For example, on the Games one, we pulled several games out of the Troop Planning Guide and played them. Many of them, the attendees had never seen before. They got a kick out of the "Guess that Merit Badge" one. It can be set-up as a filler for before the meeting starts. We posted a piece of paper with photos of 10 merit badges. For fun, I included one spoof (Cat Herding) and a few older MBs. We gave the answers near the end of the evening. Meanwhile, they not only had fun, but were laughing at each other in some of the relays. Ever seen two grown adults try and carry a rubber ball the length of the room and back just using their heads? Or just throwing crumpled paper at each other for 5 minutes (newspaper tennis) just because?


    For camp gadgets, we encourages leaders to bring in their favorite camp gadget to share with others. One of our "old time" leaders (he's been SM in his hometown longer than I've been alive--seriously) brought in what looked like a moonshine still: coiled copper pipe, metal bucket/jacket for the pipe and a metal trash can. It was his unit's contraption to have continuous hot water on camping trips. The copper pipe fit inside the bucket/jacket thing. Hoses connected the pipe to the trash can. Trash can lid had two pipes that fit down into the can, one with a spigot-type head (no valve) and one with a funnel. You keep a fire going in the bucket with the copper coiled pipe. Through thermal transfer the water is kept hot. Need water? Put a bucket or whatever under the spigot while pouring cold water into the funnel to get hot water.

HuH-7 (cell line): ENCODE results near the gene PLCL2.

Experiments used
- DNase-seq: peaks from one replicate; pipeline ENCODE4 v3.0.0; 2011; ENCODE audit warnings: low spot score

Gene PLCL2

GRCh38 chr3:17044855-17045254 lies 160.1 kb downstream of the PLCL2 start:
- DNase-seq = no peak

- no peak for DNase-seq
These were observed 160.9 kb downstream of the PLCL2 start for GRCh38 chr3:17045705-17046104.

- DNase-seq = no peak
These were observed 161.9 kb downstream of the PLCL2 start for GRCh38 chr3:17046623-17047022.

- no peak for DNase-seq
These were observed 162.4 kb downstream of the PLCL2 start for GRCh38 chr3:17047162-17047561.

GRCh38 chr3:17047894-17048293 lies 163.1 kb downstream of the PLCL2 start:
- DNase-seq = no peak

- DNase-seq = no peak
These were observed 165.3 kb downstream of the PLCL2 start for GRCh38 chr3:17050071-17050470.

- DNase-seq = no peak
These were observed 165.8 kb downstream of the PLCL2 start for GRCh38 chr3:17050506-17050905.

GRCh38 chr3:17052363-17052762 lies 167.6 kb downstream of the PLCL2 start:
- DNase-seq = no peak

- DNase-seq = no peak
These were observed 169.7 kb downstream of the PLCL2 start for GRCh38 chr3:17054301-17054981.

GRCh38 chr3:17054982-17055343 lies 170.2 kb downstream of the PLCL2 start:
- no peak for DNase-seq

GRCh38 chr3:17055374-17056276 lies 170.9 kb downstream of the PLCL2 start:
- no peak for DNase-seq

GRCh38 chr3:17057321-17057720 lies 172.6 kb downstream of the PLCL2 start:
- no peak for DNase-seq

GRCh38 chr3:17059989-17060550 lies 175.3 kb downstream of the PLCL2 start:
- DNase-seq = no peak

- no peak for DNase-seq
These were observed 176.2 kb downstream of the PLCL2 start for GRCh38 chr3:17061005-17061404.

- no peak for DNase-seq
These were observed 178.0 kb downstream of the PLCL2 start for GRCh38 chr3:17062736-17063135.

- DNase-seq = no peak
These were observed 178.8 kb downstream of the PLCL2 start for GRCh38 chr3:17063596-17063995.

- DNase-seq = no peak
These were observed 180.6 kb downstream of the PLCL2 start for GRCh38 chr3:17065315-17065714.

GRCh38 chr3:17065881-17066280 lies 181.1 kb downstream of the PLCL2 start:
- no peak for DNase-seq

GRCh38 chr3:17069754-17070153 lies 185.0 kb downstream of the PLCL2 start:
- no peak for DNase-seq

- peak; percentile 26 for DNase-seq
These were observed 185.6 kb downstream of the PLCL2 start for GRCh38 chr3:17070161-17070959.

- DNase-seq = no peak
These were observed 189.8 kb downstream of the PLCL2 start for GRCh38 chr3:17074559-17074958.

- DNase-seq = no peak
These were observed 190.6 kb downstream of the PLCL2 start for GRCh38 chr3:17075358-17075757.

For the Weather Safety one, we ran National's video training (being a meteorologist by training, hopefully I met the minimum standard to present this), pausing it to put in local weather tidbits such as the most powerful Twister in Maine was an F2, which happened to hit within our district some 40 years ago or how long it's been since we had a direct hit from a hurricane but several close calls, etc. We did this by request (like all our other topics) for many of our leaders in this rural district only have dial-up. Trying to take National's online training with dial-up isn't pleasant.


    What I'm getting at is that for RT to succeed, you need topics that will interest/grab your attendees. The best starting point for that is to find-out what your volunteers would like to learn more about. Unfortunately, from what I've read time and again on these forums, most don't pull that off.


    Then again, maybe we're just a fluke district here in the Maine Wilderness (Kennebec Valley District) who hasn't realized that RT is suppose to be dead. :)


    Yeah, maybe that's it, it's just a fluke, right?(This message has been edited by moxieman)